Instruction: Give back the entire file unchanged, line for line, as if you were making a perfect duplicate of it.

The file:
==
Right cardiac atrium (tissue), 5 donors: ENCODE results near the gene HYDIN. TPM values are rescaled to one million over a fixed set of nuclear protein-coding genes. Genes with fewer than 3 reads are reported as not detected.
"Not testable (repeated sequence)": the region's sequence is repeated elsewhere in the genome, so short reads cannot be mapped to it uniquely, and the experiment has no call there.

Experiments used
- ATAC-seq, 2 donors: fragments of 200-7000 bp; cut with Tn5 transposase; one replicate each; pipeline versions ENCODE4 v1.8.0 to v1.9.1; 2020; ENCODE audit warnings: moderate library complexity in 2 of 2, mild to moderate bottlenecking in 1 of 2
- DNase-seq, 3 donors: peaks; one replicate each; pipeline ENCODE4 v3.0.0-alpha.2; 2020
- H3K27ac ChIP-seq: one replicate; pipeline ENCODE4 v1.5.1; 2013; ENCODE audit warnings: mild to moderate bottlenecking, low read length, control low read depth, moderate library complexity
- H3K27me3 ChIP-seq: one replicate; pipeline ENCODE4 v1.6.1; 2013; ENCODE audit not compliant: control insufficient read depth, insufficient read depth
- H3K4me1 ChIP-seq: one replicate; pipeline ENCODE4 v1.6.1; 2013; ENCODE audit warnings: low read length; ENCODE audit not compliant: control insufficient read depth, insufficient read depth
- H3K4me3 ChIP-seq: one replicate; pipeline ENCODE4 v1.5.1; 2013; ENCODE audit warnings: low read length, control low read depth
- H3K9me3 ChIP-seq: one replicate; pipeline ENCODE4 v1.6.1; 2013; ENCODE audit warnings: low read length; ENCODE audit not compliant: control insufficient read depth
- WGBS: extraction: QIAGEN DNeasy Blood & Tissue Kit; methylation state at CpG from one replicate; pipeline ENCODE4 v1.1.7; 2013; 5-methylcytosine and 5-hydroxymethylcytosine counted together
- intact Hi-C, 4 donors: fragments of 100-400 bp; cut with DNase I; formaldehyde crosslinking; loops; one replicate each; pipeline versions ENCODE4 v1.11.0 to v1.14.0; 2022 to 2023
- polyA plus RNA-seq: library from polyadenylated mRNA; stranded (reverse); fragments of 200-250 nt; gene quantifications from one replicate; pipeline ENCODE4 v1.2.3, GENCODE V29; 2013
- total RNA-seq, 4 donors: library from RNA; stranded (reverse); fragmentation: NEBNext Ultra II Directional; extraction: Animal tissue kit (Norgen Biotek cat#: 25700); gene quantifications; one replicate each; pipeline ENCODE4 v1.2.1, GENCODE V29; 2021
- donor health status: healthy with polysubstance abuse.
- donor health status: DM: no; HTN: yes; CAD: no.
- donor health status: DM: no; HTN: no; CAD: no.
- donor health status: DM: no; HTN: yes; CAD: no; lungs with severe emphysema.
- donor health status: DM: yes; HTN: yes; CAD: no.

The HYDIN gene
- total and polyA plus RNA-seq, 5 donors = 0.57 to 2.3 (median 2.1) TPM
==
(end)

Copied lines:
Right cardiac atrium (tissue), 5 donors: ENCODE results near the gene HYDIN. TPM values are rescaled to one million over a fixed set of nuclear protein-coding genes. Genes with fewer than 3 reads are reported as not detected.
"Not testable (repeated sequence)": the region's sequence is repeated elsewhere in the genome, so short reads cannot be mapped to it uniquely, and the experiment has no call there.

Experiments used
- ATAC-seq, 2 donors: fragments of 200-7000 bp; cut with Tn5 transposase; one replicate each; pipeline versions ENCODE4 v1.8.0 to v1.9.1; 2020; ENCODE audit warnings: moderate library complexity in 2 of 2, mild to moderate bottlenecking in 1 of 2
- DNase-seq, 3 donors: peaks; one replicate each; pipeline ENCODE4 v3.0.0-alpha.2; 2020
- H3K27ac ChIP-seq: one replicate; pipeline ENCODE4 v1.5.1; 2013; ENCODE audit warnings: mild to moderate bottlenecking, low read length, control low read depth, moderate library complexity
- H3K27me3 ChIP-seq: one replicate; pipeline ENCODE4 v1.6.1; 2013; ENCODE audit not compliant: control insufficient read depth, insufficient read depth
- H3K4me1 ChIP-seq: one replicate; pipeline ENCODE4 v1.6.1; 2013; ENCODE audit warnings: low read length; ENCODE audit not compliant: control insufficient read depth, insufficient read depth
- H3K4me3 ChIP-seq: one replicate; pipeline ENCODE4 v1.5.1; 2013; ENCODE audit warnings: low read length, control low read depth
- H3K9me3 ChIP-seq: one replicate; pipeline ENCODE4 v1.6.1; 2013; ENCODE audit warnings: low read length; ENCODE audit not compliant: control insufficient read depth
- WGBS: extraction: QIAGEN DNeasy Blood & Tissue Kit; methylation state at CpG from one replicate; pipeline ENCODE4 v1.1.7; 2013; 5-methylcytosine and 5-hydroxymethylcytosine counted together
- intact Hi-C, 4 donors: fragments of 100-400 bp; cut with DNase I; formaldehyde crosslinking; loops; one replicate each; pipeline versions ENCODE4 v1.11.0 to v1.14.0; 2022 to 2023
- polyA plus RNA-seq: library from polyadenylated mRNA; stranded (reverse); fragments of 200-250 nt; gene quantifications from one replicate; pipeline ENCODE4 v1.2.3, GENCODE V29; 2013
- total RNA-seq, 4 donors: library from RNA; stranded (reverse); fragmentation: NEBNext Ultra II Directional; extraction: Animal tissue kit (Norgen Biotek cat#: 25700); gene quantifications; one replicate each; pipeline ENCODE4 v1.2.1, GENCODE V29; 2021
- donor health status: healthy with polysubstance abuse.
- donor health status: DM: no; HTN: yes; CAD: no.
- donor health status: DM: no; HTN: no; CAD: no.
- donor health status: DM: no; HTN: yes; CAD: no; lungs with severe emphysema.
- donor health status: DM: yes; HTN: yes; CAD: no.

The HYDIN gene
- total and polyA plus RNA-seq, 5 donors = 0.57 to 2.3 (median 2.1) TPM